I’ll be teaching at Highland Park this afternoon. A break in the rain is a fine welcome-home.
|Spring at Highland Park, Carol L. Douglas|
Even though I’ve taught at Highland Park in Rochester countless times, I still needed to pace through it to determine the best place for my class. It’s chock-full of specimen plants. When they bloom depends on many factors besides the calendar date, as the organizers of the Lilac Festival know. This year, they were dead to rights. The festival (which closed this weekend) and the lilacs lined up perfectly.
Lilacs, like all mauve or blue flowers, make a difficult focal point for a painting. They recede just when they’re asked to take center stage, so they need architecture to support them. This the park doesn’t offer. Its lilacs are planted en masse, in a sloping forest, designed to overwhelm the wanderer with sight and smell.
|Lilacs are beautiful, but they need an architectural foil to compensate for their color. (Painting by Carol L. Douglas.)|
I looped through all my favorite haunts: the pinetum, the rhododendrons and azaleas, around the reservoir. With each turn, I remembered prior classes—Gwendolyn arriving from hospital in her robe, Sam eating a huge fried turkey leg among the flowers, Teressa wailing in frustration and then nailing a perfect drawing. Highland Park was the center of my teaching practice for many years.
The park was started on a twenty-acre parcel given to the city by George Ellwanger and Patrick Barry of Mount Hope Nurseries. It came with restrictions, but also with the gift of plantings from what was then a world-class nursery. Landscape architect Frederick Law Olmsted didn’t want the gig because the site didn’t include a natural water feature, but he relented when Seneca and Genesee Valley Parks were thrown in.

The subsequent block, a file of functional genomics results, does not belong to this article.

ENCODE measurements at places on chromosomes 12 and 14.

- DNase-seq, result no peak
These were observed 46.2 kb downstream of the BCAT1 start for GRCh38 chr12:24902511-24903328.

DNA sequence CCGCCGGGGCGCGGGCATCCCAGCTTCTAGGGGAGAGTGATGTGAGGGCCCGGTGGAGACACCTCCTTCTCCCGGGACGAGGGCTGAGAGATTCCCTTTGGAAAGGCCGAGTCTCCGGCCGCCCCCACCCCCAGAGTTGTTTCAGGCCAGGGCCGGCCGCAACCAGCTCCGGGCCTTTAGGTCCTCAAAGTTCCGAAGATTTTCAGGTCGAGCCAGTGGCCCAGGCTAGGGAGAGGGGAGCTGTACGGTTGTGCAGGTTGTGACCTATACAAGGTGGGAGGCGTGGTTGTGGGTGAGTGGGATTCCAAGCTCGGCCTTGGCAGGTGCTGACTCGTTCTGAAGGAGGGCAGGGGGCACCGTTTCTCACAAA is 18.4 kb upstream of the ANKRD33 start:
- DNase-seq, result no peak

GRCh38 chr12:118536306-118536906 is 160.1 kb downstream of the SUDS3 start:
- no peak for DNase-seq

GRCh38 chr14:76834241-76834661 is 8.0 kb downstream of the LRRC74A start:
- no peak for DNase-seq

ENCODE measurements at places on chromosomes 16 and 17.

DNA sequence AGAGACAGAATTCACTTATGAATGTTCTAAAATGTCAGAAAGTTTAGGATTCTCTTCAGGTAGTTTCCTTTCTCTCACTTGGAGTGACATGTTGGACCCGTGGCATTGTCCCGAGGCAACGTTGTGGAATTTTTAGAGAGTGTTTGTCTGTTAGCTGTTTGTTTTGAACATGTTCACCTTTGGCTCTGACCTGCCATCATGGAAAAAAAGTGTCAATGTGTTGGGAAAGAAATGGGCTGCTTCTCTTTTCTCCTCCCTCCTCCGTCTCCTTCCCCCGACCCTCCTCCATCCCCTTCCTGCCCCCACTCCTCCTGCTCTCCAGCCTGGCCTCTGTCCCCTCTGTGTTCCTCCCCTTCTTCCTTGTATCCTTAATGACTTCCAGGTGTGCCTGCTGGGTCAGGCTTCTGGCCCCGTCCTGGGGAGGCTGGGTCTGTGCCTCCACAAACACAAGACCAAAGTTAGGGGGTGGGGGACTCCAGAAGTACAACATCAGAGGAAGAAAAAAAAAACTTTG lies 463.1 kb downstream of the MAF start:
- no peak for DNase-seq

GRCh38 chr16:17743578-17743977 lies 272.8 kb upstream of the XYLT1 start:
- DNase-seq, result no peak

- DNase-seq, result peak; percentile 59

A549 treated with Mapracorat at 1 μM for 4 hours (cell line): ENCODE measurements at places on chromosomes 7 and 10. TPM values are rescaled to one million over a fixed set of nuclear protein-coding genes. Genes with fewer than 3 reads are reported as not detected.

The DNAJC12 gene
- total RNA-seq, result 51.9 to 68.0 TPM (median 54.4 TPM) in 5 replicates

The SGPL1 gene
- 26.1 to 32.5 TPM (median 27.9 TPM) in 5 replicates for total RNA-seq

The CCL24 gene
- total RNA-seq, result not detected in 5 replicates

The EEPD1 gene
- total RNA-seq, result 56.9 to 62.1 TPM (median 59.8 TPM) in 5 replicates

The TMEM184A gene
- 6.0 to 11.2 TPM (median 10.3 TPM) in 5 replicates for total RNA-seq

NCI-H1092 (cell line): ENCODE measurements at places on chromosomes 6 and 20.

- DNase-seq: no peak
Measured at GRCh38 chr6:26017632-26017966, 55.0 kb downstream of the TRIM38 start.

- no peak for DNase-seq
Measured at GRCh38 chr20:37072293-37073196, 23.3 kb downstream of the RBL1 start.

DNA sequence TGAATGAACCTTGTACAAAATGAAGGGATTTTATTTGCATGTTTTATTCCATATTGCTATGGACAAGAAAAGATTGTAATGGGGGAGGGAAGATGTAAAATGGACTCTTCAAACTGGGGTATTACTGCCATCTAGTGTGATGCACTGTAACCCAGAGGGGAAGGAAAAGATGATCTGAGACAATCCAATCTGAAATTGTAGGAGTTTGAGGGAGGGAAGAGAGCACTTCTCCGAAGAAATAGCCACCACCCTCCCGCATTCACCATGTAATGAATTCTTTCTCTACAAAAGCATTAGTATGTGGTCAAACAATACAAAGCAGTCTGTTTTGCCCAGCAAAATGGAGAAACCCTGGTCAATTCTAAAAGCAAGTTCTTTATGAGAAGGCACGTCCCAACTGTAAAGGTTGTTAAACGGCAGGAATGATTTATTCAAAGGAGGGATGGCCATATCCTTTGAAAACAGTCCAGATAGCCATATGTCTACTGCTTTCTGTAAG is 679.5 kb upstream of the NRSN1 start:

|Highland Park Pinetum, Carol L. Douglas|
What Highland Park does have is glacial topography. It sits atop Pinnacle Hill, a terminal moraine in an otherwise flat landscape. Olmsted used this to create the illusion of wilderness in this most urban of parks.
The Lake Plain on which Rochester is located is sopping wet during the best of years, and the city has been breaking rainfall records all spring. Plants are enormous and healthy. The result is a jungle-like shagginess. I was reminded that much of my gardening work in the so-called Flower City involved hacking back plants to keep them in some kind of control.
I stopped to see the gardens at St. Thomas’ Episcopal Church, which I designed and planted (with much help, of course) back in the day. The gardeners-in-chief, Michael and Kathy Walczak, were hard at work replanting canna lily tubers. I then drove by my old house, and was pleased to see my plantings looking well.
|Redbud blossoms, Carol L. Douglas|
Gardens are cooperative art. Once you hand them over, you’ve ceded control.
There’s a break in the rain forecast for today, and Rochester’s normally heavy skies are expected to clear. I’ll be teaching this afternoon at my favorite spring spot of all, the path along the Poet’s Garden where the peonies meet the magnolias. It’s a fine welcome-home from my former town.